Textiles can be used for heating, cooling and lighting. They can measure the heart rate, as well as monitor soil erosion on slopes, and can even be launched into space for use as space reflectors – as long as they are electrically conductive.
The electrical conductivity of warp knitted fabrics is the subject of extensive development work at Karl Mayer. In this project, entitled “textile-circuit”, multibar raschel machines are used with and without jacquard equipment to incorporate conductive yarns directly into the fabric during production. The first results are now available, and show what can be achieved, including the use of fabrics for remote control. The original control tools and production principles were both shown at the IDTechEx Show in Santa Clara and at the Aachen-Dresden-Denkendorf International Textile Conference, both held last November.
Electrically conductive structures with a virtually unlimited range of designs can be produced on multibar raschel machines. This is possible, thanks to multibar patterning using Karl Mayer’s innovative string bar system, with which the yarns can be positioned individually and as required onto a ground – following the principles of tailored fiber placement. The ground can be produced with a wide variety of different designs, and jacquard patterns can also be worked, depending on the type of machine.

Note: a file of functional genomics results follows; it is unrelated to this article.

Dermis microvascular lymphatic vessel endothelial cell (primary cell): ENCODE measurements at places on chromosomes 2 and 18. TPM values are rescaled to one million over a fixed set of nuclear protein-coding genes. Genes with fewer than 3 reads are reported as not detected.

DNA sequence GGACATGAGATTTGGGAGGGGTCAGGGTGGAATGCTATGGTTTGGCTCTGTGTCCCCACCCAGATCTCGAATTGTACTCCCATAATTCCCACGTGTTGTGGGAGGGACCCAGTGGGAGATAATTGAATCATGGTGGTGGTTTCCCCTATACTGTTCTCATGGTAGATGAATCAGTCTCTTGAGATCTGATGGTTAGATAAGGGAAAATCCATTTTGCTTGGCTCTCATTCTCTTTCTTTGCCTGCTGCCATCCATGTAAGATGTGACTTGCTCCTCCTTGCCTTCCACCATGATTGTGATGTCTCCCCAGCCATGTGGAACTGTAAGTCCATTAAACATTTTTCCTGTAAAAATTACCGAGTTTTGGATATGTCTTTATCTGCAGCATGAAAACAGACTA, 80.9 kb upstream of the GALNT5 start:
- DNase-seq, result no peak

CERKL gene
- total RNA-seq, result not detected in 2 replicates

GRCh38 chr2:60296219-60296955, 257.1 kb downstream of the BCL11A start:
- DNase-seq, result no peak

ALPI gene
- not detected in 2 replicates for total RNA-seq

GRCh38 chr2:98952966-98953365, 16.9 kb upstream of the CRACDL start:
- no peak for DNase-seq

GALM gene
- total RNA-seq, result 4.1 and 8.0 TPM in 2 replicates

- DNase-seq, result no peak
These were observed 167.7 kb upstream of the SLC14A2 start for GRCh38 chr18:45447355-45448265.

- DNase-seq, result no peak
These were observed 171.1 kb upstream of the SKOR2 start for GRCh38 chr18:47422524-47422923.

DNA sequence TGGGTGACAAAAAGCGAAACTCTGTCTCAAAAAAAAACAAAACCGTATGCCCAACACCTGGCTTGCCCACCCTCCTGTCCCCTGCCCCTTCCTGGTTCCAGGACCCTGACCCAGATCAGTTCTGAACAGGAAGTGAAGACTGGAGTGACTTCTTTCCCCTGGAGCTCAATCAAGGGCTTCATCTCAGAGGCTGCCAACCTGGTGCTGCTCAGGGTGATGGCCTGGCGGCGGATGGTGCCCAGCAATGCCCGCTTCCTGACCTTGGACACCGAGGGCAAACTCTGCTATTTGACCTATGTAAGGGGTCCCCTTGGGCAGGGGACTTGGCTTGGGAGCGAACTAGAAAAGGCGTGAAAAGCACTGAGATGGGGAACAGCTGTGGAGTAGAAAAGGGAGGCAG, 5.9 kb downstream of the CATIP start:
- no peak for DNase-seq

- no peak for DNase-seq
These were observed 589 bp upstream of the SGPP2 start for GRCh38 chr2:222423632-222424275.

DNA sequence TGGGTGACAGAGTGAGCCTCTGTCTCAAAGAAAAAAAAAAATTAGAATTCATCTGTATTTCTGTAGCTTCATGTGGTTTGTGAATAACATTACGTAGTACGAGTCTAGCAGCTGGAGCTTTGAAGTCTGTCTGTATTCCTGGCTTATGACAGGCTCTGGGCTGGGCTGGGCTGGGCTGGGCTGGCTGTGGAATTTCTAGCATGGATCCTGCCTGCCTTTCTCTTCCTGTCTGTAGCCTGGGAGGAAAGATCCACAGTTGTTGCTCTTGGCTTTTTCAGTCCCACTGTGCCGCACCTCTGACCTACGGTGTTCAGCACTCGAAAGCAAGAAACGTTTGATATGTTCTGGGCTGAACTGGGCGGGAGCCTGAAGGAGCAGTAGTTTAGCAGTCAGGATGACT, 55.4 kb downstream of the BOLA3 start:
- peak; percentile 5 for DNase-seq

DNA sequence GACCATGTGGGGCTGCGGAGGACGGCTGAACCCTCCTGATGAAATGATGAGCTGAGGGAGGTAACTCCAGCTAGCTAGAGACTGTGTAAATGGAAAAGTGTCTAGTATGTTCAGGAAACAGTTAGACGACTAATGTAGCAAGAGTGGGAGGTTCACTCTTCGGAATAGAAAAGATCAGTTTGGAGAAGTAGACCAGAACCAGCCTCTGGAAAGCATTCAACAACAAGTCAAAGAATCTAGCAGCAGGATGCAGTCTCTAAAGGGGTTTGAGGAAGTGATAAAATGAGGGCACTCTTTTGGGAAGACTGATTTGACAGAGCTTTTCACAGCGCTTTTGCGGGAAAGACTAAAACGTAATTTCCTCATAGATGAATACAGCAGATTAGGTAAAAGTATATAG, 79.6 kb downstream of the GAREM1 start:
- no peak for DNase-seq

In addition to offering extensive design freedom, warp knitting delivers maximum efficiency when producing electrically conductive fabrics. Furthermore, the typical performance features of fabrics, such as softness, flexibility, elasticity and breathability, are fully retained.
At the functional heart of these innovative warp knitted fabrics are filaments containing metal, such as Elitex. According to Sophia Krinner, a textile Product Developer at Karl Mayer, silver-plated nylon can be processed very easily on multibar raschel machines. Her aim in the next few stages is to optimize the sequences on the machine to suit mass production. The textile engineer studied the processing of functional yarns in her master’s degree. Good results were also achieved with the warp knitting of other fine, insulating metal filaments and metallized yarns, such as Shieldex and Agsis. Of course, the flexibility and diameter of the conductive yarns must generally be harmonized to suit the machine gauge and the characteristics of the base fabric.